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It Does a Body Good: Researcher studies how weight training may slow effects of aging

As we age, our blood-carrying arteries get harder. Our muscles, on the other hand, don’t. Neither is good.

Hardened arteries are an underlying cause of several heart problems. One of those problems, high blood pressure, afflicts up to 70 percent of older Americans.

Also with aging, muscles and bones weaken, increasing chances of falling and breaking a bone. About 17 percent of post-menopausal women have osteoporosis and up to 30 percent older than 65 have it. Weight training is recommended to maintain muscle mass and bone density.

Hirofumi Tanaka

Professor Hirofumi Tanaka wants to pump up the body of knowledge about weight training’s impact on aging arteries.

Hirofumi Tanaka, a researcher at The University of Texas at Austin, wants to see if keeping our muscles toned by pumping iron will help keep our arteries supple and pumping blood.

Tanaka, director of the Cardiovascular Aging Research Laboratory in the Department of Kinesiology and Health Education, is embarking on a five-year study to determine the impact weight training has on the arteries of middle-aged and older people. The study is funded with $1.2 million from the National Institutes of Health.

Tanaka says previous weight-training studies have focused on the “Arnold Schwarzenegger-type physiques” and muscle development, but not on the impact on the cardiovascular system.

“When you think about the effect of weight training on the function of the arteries and the heart,” he says, “we really don’t know much about it.”

He’s recruiting 60-100 Central Texans between ages 40 and 75 to participate in a six-month exercise program. They’ll be put in three groups: One will do weight training only, the second will do weight training and aerobic training, and the third, the control group, will do stretching exercises.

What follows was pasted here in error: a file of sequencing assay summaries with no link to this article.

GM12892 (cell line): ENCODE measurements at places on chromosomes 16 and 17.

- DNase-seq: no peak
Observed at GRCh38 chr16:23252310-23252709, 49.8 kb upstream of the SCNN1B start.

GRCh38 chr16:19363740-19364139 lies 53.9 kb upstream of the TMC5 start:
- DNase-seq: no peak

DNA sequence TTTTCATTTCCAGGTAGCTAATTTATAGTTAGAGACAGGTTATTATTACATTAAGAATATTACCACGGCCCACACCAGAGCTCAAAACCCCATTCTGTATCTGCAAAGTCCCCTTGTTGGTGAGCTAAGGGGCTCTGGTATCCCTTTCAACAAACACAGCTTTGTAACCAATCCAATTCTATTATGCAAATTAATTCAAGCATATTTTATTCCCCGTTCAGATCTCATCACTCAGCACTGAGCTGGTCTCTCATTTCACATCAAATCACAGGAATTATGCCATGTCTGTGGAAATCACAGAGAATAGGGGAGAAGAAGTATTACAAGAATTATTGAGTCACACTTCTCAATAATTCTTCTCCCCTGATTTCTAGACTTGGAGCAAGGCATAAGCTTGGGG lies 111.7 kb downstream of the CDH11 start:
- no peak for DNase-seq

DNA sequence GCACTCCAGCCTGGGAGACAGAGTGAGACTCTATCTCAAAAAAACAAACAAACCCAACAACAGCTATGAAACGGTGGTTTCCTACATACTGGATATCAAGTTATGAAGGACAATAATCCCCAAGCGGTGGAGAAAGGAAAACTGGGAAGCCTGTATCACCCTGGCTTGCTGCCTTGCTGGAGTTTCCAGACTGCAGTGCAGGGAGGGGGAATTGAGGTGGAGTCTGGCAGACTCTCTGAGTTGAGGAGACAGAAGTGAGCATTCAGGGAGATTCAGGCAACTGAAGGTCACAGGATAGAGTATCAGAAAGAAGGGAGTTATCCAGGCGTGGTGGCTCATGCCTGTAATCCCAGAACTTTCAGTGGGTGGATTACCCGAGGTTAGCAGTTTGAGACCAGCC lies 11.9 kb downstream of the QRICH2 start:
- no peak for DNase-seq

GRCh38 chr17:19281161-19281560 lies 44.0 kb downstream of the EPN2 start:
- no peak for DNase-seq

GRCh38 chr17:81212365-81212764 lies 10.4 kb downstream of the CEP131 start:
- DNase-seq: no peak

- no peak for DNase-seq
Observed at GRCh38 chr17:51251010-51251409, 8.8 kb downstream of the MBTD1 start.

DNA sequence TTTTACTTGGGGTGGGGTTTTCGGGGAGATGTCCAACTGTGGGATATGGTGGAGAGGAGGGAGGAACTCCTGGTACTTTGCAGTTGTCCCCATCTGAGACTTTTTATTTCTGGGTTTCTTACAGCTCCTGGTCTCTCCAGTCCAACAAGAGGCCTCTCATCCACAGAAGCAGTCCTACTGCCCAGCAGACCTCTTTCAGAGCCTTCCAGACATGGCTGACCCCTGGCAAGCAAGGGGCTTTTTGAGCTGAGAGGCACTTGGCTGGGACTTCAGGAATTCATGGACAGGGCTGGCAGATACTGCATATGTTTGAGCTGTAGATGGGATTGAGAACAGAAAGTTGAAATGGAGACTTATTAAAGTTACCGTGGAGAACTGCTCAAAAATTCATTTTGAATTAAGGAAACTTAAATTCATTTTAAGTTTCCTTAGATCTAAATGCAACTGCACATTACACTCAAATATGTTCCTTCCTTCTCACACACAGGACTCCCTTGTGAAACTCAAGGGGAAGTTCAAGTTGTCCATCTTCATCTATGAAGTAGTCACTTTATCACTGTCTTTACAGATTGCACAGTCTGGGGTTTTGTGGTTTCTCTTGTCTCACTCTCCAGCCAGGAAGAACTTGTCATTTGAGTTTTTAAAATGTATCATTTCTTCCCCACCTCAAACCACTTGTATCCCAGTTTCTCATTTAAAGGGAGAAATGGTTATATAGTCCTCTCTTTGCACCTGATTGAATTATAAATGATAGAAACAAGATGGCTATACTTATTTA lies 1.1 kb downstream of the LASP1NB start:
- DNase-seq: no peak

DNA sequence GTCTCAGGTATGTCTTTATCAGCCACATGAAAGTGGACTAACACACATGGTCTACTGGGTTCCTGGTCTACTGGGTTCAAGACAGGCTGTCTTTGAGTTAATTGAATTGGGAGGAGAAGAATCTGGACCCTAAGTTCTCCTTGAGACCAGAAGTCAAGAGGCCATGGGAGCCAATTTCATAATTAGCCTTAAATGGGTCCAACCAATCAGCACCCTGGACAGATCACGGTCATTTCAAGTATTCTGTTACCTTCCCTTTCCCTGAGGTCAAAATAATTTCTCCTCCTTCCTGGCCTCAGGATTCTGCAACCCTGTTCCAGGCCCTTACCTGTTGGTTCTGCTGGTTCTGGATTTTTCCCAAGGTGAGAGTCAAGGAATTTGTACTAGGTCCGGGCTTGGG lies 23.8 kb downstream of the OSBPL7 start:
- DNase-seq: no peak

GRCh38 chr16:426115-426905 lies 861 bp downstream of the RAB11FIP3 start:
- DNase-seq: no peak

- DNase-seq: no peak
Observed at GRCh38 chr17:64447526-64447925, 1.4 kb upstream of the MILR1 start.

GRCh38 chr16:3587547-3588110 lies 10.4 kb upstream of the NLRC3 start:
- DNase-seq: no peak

“The idea is that if you perform regular weight training, could you reverse or prevent those age-related hardening of arteries,” he says.

The weight training won’t be too demanding, Tanaka says.

“More like 8-12 repetitions max so it’s not hard, strenuous weight training,” he says. “It’s typical weight training that is usually prescribed if you hire a personal trainer.

The project will also include gene profiling of the participants, which will help determine if a particular exercise program is better for them before they start training.

The project continues Tanaka’s interest in aging and the cardiovascular system.

Hirofumi Tanaka and Miriam Cortez-Cooper check a research participant’s vital signs

It’s not all exercise all the time in Hirofumi Tanaka’s lab. Tanaka and Miriam Cortez-Cooper check a research participant’s vital signs.

“In the past 10 years the most profound changes in association with aging that has been identified has been hardening of the arteries because that causes an increase in blood pressure as you get old,” he says. “It also causes heart attacks and sudden deaths. So clinically it’s a very important function.”

Tanaka, a native of Japan, is an exerciser. He lifts weights three times a week, runs twice a week, plays soccer in a city league on weekends and coaches youth soccer.

“I try to practice what I preach,” he said.

The Costill influence

Tanaka’s interest in exercise physiology began when he was an undergraduate in Japan. He was determined to study under the top person in the field, David Costill, who headed the Human Performance Laboratory at Ball State University for many years.

“I was really interested in endurance exercise performance and every time I read an interesting paper, David Costill’s name is on the paper,” Tanaka says. “I thought, ‘This guy is a god. I’ve got to study under this guy.’”

Tanaka did study with Costill, and earned his master’s degree at Ball State. Tanaka worked construction for six months to earn the money to come to the United States.

Weightlifter holding weightResistance is useful

When people think about weight training, they tend to think about spending arduous hours in the gym amid bulging biceps and clanking iron.

But, owing to the research conducted in the past 30 years, we know that it does not take much to gain muscle strength when you start weight lifting for the first time.

Tanaka’s lab recommends just one set of 8-10 weight training exercises as there is not much difference in how much strength you gain when you perform one set or three sets of weight training exercises.

The intensity of weight training does not have to be vein-bulging, either. Greater strength can be achieved with the weight that you can lift 10-15 times with moderate intensity.

These exercise prescriptions are not that much different for different age groups. For example, exercise prescriptions for healthy adults and children are almost identical.

Read an excerpt of exercise tips from the National Institutes of Health.